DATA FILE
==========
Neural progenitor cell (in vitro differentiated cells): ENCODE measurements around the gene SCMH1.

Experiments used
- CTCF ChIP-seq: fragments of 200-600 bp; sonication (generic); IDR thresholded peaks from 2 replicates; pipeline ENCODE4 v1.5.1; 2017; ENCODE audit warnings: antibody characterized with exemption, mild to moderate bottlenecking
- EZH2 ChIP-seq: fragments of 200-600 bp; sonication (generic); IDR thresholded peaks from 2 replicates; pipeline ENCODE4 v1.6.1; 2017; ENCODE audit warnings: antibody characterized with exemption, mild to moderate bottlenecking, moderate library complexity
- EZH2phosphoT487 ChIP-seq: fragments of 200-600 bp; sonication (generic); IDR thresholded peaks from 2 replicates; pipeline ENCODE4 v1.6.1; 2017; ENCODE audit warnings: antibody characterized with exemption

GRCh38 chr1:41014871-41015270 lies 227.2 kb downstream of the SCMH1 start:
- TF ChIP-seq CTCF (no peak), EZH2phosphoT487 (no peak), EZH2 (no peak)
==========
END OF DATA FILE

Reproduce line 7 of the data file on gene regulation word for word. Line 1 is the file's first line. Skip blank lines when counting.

- TF ChIP-seq CTCF (no peak), EZH2phosphoT487 (no peak), EZH2 (no peak)